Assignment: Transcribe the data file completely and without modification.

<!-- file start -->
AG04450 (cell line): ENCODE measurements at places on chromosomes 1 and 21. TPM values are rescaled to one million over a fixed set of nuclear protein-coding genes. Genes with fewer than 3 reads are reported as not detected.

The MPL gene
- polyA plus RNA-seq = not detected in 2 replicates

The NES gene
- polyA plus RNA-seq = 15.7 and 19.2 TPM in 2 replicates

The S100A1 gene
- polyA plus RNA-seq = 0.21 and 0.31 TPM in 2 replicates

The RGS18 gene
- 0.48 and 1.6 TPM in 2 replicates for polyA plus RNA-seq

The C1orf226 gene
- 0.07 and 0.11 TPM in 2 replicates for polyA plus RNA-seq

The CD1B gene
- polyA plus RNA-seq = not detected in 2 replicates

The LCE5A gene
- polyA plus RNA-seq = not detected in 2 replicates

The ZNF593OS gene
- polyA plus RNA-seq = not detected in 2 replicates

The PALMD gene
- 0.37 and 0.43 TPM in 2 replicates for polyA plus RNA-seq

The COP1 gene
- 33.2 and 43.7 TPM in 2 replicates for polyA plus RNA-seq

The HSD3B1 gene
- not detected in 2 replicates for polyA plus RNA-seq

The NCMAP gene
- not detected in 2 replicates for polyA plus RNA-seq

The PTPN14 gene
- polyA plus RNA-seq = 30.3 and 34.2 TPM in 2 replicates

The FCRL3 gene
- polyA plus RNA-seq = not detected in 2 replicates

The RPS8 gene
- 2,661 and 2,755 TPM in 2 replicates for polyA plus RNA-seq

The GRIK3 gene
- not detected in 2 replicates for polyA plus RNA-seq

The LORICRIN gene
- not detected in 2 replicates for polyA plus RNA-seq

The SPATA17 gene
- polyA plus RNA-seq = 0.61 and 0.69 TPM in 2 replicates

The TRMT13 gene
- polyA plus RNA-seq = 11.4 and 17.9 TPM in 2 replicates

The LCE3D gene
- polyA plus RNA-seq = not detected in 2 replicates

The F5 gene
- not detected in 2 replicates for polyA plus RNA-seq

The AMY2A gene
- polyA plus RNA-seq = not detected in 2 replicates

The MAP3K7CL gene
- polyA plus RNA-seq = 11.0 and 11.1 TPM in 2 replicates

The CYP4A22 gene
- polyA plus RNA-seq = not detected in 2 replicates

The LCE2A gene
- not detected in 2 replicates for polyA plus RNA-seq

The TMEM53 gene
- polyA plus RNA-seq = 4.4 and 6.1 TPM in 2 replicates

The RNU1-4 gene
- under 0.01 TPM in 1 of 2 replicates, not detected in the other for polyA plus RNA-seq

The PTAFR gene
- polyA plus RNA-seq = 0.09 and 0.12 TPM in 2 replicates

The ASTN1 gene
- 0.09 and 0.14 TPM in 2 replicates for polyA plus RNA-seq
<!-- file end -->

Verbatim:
AG04450 (cell line): ENCODE measurements at places on chromosomes 1 and 21. TPM values are rescaled to one million over a fixed set of nuclear protein-coding genes. Genes with fewer than 3 reads are reported as not detected.

The MPL gene
- polyA plus RNA-seq = not detected in 2 replicates

The NES gene
- polyA plus RNA-seq = 15.7 and 19.2 TPM in 2 replicates

The S100A1 gene
- polyA plus RNA-seq = 0.21 and 0.31 TPM in 2 replicates

The RGS18 gene
- 0.48 and 1.6 TPM in 2 replicates for polyA plus RNA-seq

The C1orf226 gene
- 0.07 and 0.11 TPM in 2 replicates for polyA plus RNA-seq

The CD1B gene
- polyA plus RNA-seq = not detected in 2 replicates

The LCE5A gene
- polyA plus RNA-seq = not detected in 2 replicates

The ZNF593OS gene
- polyA plus RNA-seq = not detected in 2 replicates

The PALMD gene
- 0.37 and 0.43 TPM in 2 replicates for polyA plus RNA-seq

The COP1 gene
- 33.2 and 43.7 TPM in 2 replicates for polyA plus RNA-seq

The HSD3B1 gene
- not detected in 2 replicates for polyA plus RNA-seq

The NCMAP gene
- not detected in 2 replicates for polyA plus RNA-seq

The PTPN14 gene
- polyA plus RNA-seq = 30.3 and 34.2 TPM in 2 replicates

The FCRL3 gene
- polyA plus RNA-seq = not detected in 2 replicates

The RPS8 gene
- 2,661 and 2,755 TPM in 2 replicates for polyA plus RNA-seq

The GRIK3 gene
- not detected in 2 replicates for polyA plus RNA-seq

The LORICRIN gene
- not detected in 2 replicates for polyA plus RNA-seq

The SPATA17 gene
- polyA plus RNA-seq = 0.61 and 0.69 TPM in 2 replicates

The TRMT13 gene
- polyA plus RNA-seq = 11.4 and 17.9 TPM in 2 replicates

The LCE3D gene
- polyA plus RNA-seq = not detected in 2 replicates

The F5 gene
- not detected in 2 replicates for polyA plus RNA-seq

The AMY2A gene
- polyA plus RNA-seq = not detected in 2 replicates

The MAP3K7CL gene
- polyA plus RNA-seq = 11.0 and 11.1 TPM in 2 replicates

The CYP4A22 gene
- polyA plus RNA-seq = not detected in 2 replicates

The LCE2A gene
- not detected in 2 replicates for polyA plus RNA-seq

The TMEM53 gene
- polyA plus RNA-seq = 4.4 and 6.1 TPM in 2 replicates

The RNU1-4 gene
- under 0.01 TPM in 1 of 2 replicates, not detected in the other for polyA plus RNA-seq

The PTAFR gene
- polyA plus RNA-seq = 0.09 and 0.12 TPM in 2 replicates

The ASTN1 gene
- 0.09 and 0.14 TPM in 2 replicates for polyA plus RNA-seq